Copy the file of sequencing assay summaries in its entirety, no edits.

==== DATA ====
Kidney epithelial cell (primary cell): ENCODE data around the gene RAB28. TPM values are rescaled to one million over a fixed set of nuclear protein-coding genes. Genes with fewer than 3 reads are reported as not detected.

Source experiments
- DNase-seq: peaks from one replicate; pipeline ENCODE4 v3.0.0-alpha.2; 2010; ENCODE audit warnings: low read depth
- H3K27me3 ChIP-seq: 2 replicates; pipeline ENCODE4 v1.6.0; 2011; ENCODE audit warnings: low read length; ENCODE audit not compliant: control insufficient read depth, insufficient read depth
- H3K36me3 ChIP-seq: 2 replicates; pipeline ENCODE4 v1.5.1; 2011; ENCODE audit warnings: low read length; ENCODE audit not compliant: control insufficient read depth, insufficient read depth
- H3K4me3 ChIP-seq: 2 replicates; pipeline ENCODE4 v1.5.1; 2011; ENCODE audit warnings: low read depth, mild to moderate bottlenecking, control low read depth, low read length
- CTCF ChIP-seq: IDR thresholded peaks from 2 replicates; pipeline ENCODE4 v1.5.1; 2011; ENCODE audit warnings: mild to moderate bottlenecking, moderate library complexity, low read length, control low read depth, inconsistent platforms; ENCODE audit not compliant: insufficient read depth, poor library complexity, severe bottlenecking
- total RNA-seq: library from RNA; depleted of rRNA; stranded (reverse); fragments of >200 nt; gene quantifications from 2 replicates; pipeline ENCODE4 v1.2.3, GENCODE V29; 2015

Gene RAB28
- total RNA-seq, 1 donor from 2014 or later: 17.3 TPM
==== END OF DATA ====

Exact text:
Kidney epithelial cell (primary cell): ENCODE data around the gene RAB28. TPM values are rescaled to one million over a fixed set of nuclear protein-coding genes. Genes with fewer than 3 reads are reported as not detected.

Source experiments
- DNase-seq: peaks from one replicate; pipeline ENCODE4 v3.0.0-alpha.2; 2010; ENCODE audit warnings: low read depth
- H3K27me3 ChIP-seq: 2 replicates; pipeline ENCODE4 v1.6.0; 2011; ENCODE audit warnings: low read length; ENCODE audit not compliant: control insufficient read depth, insufficient read depth
- H3K36me3 ChIP-seq: 2 replicates; pipeline ENCODE4 v1.5.1; 2011; ENCODE audit warnings: low read length; ENCODE audit not compliant: control insufficient read depth, insufficient read depth
- H3K4me3 ChIP-seq: 2 replicates; pipeline ENCODE4 v1.5.1; 2011; ENCODE audit warnings: low read depth, mild to moderate bottlenecking, control low read depth, low read length
- CTCF ChIP-seq: IDR thresholded peaks from 2 replicates; pipeline ENCODE4 v1.5.1; 2011; ENCODE audit warnings: mild to moderate bottlenecking, moderate library complexity, low read length, control low read depth, inconsistent platforms; ENCODE audit not compliant: insufficient read depth, poor library complexity, severe bottlenecking
- total RNA-seq: library from RNA; depleted of rRNA; stranded (reverse); fragments of >200 nt; gene quantifications from 2 replicates; pipeline ENCODE4 v1.2.3, GENCODE V29; 2015

Gene RAB28
- total RNA-seq, 1 donor from 2014 or later: 17.3 TPM